The odds are against it. One lesson history teaches is that time is the opposite of your old hoarder aunt who never throws anything away. Your dear family photo, if it survives a generation or two, is likely to end up a crinkled and unknown relic in a box or album that someone’s kids discard when they clean out the apartment. A digital photo might not even survive your next change of phone. And it’s not just the ephemera of our lives that are treated so brutally. This is a thing that Americans must remind themselves of which many other people around the world, raised in anciently populated landscapes, know intuitively: nothing lasts. Roads, buildings, walls, even cemeteries disappear, once people cease to care about them.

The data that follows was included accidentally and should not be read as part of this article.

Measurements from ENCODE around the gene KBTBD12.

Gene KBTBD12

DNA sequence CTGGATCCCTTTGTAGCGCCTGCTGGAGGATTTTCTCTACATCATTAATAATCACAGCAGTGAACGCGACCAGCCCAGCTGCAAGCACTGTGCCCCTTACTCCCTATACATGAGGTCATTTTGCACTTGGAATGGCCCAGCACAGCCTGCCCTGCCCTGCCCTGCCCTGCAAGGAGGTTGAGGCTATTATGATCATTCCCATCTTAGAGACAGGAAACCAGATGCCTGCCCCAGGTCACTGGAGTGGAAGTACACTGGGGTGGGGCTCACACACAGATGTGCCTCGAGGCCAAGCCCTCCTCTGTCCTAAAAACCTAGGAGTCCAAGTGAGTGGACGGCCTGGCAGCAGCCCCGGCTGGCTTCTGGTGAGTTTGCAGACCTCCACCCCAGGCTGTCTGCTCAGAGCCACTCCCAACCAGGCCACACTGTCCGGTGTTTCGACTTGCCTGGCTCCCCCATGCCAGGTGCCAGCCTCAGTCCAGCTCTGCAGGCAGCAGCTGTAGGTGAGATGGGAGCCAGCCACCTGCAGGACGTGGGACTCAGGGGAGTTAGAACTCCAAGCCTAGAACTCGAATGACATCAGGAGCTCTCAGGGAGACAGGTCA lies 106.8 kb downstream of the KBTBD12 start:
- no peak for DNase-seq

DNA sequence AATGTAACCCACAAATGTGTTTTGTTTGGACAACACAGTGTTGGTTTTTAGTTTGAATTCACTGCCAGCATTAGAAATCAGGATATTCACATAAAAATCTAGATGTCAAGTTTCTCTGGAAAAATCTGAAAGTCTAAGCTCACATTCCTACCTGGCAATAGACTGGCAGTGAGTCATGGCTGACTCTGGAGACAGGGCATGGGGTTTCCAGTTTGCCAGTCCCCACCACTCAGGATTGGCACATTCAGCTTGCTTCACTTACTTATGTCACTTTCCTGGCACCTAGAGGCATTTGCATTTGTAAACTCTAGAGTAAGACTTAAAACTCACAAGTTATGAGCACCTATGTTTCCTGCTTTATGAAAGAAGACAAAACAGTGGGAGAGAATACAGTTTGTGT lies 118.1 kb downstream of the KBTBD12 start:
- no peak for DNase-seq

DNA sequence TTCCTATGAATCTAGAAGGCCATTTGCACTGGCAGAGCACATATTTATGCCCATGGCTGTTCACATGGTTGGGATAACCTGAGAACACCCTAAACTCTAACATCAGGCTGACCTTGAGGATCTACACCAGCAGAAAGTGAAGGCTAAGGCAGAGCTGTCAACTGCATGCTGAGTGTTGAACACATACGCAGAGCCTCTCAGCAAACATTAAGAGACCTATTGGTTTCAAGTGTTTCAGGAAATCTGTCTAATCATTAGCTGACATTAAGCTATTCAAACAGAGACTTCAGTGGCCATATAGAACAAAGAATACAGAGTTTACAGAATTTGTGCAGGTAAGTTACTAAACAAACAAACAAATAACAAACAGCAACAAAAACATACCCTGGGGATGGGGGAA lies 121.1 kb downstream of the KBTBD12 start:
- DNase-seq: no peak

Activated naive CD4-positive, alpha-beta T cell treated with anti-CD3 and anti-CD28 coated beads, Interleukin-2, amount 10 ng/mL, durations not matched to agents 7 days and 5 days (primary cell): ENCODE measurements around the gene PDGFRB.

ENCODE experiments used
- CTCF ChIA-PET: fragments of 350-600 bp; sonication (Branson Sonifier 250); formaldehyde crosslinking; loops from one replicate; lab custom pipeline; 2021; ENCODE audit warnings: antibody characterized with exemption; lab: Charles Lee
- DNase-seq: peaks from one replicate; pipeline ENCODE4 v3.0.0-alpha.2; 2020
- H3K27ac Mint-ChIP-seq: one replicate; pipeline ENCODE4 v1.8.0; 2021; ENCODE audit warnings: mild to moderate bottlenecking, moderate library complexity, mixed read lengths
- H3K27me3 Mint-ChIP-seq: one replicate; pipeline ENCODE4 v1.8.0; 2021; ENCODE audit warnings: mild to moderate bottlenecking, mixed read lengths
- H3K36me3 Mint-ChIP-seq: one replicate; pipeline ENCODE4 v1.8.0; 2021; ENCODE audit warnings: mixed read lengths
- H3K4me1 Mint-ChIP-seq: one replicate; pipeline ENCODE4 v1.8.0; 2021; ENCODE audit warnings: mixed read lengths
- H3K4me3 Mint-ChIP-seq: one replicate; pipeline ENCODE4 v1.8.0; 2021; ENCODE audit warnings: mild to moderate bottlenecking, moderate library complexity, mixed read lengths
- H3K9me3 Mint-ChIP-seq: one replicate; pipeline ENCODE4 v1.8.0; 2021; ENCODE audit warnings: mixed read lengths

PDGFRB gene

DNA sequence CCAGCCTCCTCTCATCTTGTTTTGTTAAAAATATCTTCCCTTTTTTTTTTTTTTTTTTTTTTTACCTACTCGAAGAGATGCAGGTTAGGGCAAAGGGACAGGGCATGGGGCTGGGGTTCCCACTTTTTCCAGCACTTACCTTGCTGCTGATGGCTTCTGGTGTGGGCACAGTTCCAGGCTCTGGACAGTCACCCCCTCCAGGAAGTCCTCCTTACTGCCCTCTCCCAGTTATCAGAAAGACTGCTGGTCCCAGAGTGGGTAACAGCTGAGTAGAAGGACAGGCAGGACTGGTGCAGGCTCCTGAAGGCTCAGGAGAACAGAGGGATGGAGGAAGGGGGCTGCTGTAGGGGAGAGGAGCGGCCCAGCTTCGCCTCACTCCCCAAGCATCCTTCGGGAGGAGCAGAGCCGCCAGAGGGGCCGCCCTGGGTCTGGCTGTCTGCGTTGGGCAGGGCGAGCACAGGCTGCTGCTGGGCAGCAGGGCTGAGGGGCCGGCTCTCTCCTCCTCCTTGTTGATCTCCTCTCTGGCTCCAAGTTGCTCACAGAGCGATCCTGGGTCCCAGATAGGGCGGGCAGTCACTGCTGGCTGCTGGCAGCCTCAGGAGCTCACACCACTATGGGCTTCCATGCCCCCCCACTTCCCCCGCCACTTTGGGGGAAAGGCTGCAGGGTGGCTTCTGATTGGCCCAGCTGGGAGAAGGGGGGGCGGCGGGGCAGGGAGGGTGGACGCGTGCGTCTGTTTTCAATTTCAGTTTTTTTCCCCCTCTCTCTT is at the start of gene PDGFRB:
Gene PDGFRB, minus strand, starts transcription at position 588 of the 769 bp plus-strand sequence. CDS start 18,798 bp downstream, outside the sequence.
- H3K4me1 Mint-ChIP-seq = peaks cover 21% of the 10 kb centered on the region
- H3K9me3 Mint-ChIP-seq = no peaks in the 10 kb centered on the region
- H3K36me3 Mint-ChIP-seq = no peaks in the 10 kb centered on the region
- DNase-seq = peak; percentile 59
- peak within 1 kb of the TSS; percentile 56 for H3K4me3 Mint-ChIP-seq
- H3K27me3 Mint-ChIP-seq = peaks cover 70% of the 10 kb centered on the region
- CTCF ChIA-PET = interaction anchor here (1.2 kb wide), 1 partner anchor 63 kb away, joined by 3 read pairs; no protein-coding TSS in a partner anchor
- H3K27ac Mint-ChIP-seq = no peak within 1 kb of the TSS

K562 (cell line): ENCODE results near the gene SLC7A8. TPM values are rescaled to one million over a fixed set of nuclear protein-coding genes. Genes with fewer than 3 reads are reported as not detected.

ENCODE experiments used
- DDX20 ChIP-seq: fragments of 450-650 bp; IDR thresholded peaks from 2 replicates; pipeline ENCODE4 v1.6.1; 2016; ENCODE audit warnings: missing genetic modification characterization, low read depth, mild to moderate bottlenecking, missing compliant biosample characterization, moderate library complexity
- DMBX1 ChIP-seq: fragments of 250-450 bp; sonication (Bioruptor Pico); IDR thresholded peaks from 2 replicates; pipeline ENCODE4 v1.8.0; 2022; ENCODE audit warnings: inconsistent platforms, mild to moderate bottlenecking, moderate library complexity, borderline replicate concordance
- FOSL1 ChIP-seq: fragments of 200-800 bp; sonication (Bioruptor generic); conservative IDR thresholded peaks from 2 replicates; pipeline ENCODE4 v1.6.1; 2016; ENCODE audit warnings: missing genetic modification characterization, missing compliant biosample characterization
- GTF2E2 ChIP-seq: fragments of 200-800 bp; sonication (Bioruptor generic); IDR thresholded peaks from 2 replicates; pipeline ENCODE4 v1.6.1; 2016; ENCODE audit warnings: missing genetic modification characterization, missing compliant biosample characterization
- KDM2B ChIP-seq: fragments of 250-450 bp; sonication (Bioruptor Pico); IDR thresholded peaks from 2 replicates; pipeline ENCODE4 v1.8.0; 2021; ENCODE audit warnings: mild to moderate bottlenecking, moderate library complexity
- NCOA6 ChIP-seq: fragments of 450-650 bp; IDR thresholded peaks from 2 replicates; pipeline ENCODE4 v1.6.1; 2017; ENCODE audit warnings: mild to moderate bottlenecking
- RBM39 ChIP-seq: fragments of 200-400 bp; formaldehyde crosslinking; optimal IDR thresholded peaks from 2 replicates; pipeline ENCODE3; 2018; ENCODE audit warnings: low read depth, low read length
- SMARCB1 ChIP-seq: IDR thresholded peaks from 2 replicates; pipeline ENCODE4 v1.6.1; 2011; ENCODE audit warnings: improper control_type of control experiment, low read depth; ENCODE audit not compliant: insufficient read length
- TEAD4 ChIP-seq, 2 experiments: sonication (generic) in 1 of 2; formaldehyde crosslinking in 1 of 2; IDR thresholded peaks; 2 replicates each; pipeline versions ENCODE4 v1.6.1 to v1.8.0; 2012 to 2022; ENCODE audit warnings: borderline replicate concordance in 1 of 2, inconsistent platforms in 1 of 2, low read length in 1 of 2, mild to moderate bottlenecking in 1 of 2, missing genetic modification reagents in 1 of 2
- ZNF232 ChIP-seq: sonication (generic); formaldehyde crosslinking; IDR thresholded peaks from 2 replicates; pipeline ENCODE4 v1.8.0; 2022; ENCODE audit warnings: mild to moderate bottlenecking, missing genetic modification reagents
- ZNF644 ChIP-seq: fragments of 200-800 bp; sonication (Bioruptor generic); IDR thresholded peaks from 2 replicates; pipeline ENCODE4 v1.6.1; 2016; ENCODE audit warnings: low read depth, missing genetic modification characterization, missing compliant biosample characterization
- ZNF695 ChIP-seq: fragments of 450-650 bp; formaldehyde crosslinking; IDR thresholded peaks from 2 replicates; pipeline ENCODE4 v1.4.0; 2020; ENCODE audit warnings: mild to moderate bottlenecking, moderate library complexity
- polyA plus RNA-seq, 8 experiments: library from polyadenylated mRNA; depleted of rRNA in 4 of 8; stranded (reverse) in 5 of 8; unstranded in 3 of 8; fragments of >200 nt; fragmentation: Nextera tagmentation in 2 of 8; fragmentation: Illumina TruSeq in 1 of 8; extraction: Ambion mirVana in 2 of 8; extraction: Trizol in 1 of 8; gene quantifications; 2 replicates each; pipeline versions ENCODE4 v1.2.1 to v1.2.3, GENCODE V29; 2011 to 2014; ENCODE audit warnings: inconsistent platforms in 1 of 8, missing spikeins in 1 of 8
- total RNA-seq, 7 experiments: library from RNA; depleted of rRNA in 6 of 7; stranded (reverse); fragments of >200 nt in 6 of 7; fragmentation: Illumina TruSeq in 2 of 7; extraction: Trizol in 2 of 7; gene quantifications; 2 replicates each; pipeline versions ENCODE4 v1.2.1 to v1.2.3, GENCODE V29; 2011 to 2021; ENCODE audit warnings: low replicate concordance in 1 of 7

As someone who has made a hobby of seeking out and photographing lost places this is a thing I get viscerally, which may be why the loss of thirty years of digital stuff didn’t hit me harder. The things we make disappear, in most cases not long after we do. There are places not twenty miles from our home in densely populated northern New Jersey where you can be walking through the woods and come upon a little sunlit space with the crumbling century-old tombstones of people whose memorials were once cared for and remembered with love. That sort of thing puts life’s smaller losses into perspective, and having viewed such scenes it’s easier to laugh off the destruction of some bits that never actually existed anyway.